So you've decided to develop for the cloud and your next decision is the language. Well I've already mentioned why Java is probably the best choice for you, especially if you want reliability, security and other enterprise capabilities. But as developers we all know that whilst these things are important, it's how you pull them together into an application that makes an incredible difference. It doesn't matter if you've got the best framework around if it takes a rocket scientist to be able to understand it or develop anything with it. This is where tooling comes in. And once again Java helps you here, because over the past decade no single language has seen the kind of explosion in developer-oriented tooling. Now I use the word "tooling" to cover a wide range of things. Whether it's IDEs such as Eclipse or IntelliJ, utilities to facilitate building your code e.g., ant, maven or Ivy, automatic code coverage tools like EMMA, or testing tools like junit or the DTF, you'll find them and much more in the Java ecosystem. You can say what you like about the language and it's future, but anything that eventually comes to replace it either has to leverage these things too or replace them, which is going to be quite a Herculean task.


Anyway, back to the cloud. These tools grew up because there was a need for them and naturally developing in the cloud doesn't necessarily remove that need. Yes we hear a lot about how cloud can simplify the life of a developer, but if you are a Java developer and it doesn't integrate with your favourite tools then your life is probably not simplified at all! We announced OpenShift back in May and then integration with AS7 several months ago. But despite the fact that at that time we did a lot of ancillary work around this to make it really simple to develop your applications, and we've done further work adding things like Arquillian, there were some important pieces missing. For a start it was originally very command-line driven, which is fine if like me you grew up using Unix and still use emacs, but is perhaps a slight burden for others.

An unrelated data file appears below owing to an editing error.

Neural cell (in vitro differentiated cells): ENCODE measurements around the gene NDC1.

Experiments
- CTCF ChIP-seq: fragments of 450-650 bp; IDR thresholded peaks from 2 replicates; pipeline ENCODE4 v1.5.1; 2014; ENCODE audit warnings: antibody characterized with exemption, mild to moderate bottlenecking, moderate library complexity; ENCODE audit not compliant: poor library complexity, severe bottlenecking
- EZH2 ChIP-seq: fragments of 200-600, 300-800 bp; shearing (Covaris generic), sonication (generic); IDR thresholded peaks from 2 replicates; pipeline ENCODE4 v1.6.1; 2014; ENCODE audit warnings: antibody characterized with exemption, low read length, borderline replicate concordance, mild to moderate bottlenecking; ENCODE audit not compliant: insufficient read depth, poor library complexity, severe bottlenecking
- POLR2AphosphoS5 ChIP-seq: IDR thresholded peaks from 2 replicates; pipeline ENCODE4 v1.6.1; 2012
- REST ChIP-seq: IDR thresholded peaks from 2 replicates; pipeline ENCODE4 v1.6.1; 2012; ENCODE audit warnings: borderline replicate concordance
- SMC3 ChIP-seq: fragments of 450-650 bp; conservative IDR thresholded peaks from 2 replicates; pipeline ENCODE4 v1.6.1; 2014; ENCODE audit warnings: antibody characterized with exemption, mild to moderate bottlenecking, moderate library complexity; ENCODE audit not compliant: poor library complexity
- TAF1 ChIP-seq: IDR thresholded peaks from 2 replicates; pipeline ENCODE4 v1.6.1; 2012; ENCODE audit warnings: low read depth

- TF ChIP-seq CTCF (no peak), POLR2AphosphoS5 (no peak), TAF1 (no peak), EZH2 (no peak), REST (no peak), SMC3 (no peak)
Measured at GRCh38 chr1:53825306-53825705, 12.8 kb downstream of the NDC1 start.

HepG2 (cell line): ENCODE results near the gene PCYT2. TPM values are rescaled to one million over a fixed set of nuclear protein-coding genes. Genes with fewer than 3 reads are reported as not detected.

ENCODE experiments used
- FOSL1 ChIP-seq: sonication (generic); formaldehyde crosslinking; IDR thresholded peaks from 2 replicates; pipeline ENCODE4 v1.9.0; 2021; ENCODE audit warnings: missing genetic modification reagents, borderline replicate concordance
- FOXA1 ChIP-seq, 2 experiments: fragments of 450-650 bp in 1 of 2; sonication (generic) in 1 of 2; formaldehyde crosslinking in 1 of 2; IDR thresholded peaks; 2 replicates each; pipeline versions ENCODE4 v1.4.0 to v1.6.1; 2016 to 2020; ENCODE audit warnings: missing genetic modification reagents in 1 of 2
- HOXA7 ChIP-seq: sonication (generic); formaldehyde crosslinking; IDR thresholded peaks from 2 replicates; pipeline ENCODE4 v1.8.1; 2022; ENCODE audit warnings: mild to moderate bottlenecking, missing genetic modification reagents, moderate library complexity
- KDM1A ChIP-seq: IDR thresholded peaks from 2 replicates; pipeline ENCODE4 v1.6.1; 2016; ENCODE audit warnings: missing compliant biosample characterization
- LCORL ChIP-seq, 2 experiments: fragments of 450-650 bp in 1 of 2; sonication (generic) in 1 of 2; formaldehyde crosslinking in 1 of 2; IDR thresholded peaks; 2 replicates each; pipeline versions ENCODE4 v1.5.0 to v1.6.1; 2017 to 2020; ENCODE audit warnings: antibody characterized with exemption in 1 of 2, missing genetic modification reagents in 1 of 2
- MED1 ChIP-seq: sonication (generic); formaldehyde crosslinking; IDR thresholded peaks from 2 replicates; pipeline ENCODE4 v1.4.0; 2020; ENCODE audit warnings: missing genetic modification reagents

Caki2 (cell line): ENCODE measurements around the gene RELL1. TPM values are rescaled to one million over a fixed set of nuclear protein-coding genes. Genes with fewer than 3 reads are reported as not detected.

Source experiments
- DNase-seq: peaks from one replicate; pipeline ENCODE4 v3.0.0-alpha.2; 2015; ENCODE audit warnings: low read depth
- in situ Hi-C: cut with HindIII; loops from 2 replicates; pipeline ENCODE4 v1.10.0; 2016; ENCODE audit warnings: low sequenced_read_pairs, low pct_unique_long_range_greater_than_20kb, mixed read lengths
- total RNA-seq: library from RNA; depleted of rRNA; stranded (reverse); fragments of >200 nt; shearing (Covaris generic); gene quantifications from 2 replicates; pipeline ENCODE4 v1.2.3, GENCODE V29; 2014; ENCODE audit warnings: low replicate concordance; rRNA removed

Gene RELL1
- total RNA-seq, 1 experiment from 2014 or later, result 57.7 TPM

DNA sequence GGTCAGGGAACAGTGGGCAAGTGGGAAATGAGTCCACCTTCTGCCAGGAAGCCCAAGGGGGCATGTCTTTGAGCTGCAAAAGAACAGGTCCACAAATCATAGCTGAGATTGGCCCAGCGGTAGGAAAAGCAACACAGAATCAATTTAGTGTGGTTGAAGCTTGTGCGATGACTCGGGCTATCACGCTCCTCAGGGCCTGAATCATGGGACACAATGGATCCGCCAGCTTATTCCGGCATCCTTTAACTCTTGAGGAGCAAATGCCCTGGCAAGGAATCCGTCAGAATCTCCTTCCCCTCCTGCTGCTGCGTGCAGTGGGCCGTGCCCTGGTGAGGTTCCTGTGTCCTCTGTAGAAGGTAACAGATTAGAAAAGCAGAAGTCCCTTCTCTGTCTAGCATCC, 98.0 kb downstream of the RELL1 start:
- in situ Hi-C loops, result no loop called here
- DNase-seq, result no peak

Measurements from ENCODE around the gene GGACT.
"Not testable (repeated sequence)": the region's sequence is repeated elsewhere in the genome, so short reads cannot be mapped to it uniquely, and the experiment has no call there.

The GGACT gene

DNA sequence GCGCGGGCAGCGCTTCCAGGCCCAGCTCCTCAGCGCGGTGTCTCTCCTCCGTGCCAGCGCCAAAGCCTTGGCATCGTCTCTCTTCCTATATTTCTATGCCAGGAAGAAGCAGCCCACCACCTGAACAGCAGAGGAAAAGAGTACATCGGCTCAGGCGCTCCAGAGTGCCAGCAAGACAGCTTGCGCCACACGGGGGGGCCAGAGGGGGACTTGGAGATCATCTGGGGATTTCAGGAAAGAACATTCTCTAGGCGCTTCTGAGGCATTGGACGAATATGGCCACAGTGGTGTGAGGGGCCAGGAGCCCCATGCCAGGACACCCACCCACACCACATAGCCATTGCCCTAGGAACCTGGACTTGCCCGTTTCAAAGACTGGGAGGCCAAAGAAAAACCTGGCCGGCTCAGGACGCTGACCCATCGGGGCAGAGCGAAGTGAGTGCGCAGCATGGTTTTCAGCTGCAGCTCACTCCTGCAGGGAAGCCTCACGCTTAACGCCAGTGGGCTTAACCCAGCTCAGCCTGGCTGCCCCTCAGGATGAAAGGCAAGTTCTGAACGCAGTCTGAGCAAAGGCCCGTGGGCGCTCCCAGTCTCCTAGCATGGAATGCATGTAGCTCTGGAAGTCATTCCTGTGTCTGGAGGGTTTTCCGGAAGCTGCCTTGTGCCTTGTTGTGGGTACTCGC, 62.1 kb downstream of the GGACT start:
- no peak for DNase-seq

So in the interim along with making a series of other improvements to the OpenShift runtime, the team have been working to simplify the life of a developer. The ultimate aim is to blur and then remove the distinction between cloud and non-cloud development, or at least as much as makes sense because at times you really do need to understand the differences. And when I say "the team" it's important to realise that once again, as with the AS7 effort, this has been work conducted by people across several distinct teams, including the OpenShift developers and JBoss engineers. I don't want to spoil the surprise too much because if you come to the webinar you will learn so much more from the engineers who have been involved with this effort, but what we are announcing in a few days time is a complete develop-to-test-to-deploy (d2t2d?) approach, including one of the most popular testing implementations and IDEs. And it's also worth noting that despite the fact I've concentrated on Java in this posting, you'll see that it actually goes well beyond a single language!


In conclusion, you'll find that not only was OpenShift the first Enterprise PaaS with EE6 support, simplifying development for the cloud and helping to shape where others had to follow, but now we are continuing that effort. And the emphasis is on "continuing": there is much much more to come from the teams in the coming months. I wish I could hint at some of them, but that wouldn't be fair to tease you or our competition So all I will say is watch this space and if there are things you'd like us to concentrate on then let us know through the usual avenues! Oh and enjoy the webinar!


Update: ok, so I wrote this entry on a flight and it took me a little longer to publish than I expected. In the meantime we announced some of this, so the surprise is already out there You should still come to the webinar though! Tries these links out in the meanwhile:


Jenkins + OpenShift How-To Blog:


Jenkins + OpenShift How-To Video:


JBoss Tools + OpenShift How-To Blog:


JBoss Tools + OpenShift How-To Video: